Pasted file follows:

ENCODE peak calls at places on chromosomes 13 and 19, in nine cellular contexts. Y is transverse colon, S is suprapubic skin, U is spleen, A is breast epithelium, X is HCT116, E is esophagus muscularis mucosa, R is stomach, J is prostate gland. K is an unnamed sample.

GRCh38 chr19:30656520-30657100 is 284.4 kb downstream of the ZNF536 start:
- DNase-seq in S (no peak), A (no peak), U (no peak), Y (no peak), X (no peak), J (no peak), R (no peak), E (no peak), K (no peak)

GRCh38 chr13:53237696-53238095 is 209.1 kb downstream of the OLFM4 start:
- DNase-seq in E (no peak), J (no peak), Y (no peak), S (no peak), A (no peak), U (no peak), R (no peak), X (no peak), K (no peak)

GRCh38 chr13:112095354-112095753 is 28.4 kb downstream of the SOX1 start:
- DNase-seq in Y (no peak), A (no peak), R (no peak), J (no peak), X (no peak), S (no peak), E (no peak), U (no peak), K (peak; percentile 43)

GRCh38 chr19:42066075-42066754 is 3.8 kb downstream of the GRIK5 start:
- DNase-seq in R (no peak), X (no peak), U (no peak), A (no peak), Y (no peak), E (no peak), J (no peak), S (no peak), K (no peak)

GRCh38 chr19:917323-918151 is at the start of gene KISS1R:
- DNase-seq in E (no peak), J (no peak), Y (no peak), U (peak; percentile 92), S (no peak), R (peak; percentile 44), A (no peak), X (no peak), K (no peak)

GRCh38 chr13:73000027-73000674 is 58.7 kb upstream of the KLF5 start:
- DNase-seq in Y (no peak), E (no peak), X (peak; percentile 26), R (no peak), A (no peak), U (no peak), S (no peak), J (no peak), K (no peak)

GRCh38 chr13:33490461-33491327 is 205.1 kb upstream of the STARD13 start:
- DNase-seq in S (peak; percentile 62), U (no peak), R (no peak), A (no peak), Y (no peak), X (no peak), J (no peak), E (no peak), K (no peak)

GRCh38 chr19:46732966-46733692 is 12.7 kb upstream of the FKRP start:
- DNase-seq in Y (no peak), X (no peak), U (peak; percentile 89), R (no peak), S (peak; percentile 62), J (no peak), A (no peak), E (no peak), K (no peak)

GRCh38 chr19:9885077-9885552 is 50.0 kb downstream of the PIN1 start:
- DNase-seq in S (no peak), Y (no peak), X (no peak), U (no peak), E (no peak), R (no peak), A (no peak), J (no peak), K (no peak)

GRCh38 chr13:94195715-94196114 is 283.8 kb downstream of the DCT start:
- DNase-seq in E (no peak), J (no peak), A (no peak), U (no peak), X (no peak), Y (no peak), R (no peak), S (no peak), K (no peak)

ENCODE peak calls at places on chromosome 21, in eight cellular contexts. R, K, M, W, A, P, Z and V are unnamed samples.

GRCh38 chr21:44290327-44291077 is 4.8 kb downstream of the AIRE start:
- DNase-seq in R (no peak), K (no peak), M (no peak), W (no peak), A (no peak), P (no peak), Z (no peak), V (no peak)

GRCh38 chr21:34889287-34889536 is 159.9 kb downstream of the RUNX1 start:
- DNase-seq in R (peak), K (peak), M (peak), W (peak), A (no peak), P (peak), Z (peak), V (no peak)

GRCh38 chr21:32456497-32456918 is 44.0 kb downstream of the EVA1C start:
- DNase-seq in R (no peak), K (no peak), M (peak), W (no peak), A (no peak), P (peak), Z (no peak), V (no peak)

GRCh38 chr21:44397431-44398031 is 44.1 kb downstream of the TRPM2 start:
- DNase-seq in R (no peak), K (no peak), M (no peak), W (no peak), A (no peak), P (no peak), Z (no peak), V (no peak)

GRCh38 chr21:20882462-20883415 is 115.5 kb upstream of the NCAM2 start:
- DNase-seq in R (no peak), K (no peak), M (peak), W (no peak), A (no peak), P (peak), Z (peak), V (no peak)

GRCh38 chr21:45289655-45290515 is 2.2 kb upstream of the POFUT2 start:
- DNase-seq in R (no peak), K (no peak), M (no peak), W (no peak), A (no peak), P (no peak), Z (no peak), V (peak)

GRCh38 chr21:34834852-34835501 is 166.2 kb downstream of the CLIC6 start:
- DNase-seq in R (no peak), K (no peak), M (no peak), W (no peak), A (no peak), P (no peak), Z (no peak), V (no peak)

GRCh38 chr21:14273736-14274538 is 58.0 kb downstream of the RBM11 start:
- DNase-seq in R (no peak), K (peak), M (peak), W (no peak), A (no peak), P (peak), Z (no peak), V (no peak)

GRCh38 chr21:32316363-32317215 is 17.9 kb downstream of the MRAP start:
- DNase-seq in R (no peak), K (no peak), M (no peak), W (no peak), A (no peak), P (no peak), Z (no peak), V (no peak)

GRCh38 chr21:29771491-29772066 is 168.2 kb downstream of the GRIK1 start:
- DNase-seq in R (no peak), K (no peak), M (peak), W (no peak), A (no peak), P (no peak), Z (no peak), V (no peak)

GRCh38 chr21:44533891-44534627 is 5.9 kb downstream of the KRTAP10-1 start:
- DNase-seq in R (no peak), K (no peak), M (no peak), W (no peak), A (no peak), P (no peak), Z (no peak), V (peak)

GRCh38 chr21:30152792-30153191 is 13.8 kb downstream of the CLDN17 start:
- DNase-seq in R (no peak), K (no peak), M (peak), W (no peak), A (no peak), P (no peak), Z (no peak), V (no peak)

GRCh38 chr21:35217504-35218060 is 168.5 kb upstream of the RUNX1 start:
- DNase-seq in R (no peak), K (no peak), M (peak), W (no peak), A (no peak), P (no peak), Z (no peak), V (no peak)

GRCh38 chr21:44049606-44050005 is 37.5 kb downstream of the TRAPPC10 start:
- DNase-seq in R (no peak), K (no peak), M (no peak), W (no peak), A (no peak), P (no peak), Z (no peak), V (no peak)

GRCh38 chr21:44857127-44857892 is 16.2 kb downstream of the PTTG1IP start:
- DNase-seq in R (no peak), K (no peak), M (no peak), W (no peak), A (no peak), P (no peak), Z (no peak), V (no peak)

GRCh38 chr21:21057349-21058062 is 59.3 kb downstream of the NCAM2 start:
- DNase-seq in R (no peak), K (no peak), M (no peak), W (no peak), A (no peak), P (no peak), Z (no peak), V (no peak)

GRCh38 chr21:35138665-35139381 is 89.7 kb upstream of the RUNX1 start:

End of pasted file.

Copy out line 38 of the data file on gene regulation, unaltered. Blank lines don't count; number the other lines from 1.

- DNase-seq in R (no peak), K (peak), M (peak), W (no peak), A (no peak), P (peak), Z (no peak), V (no peak)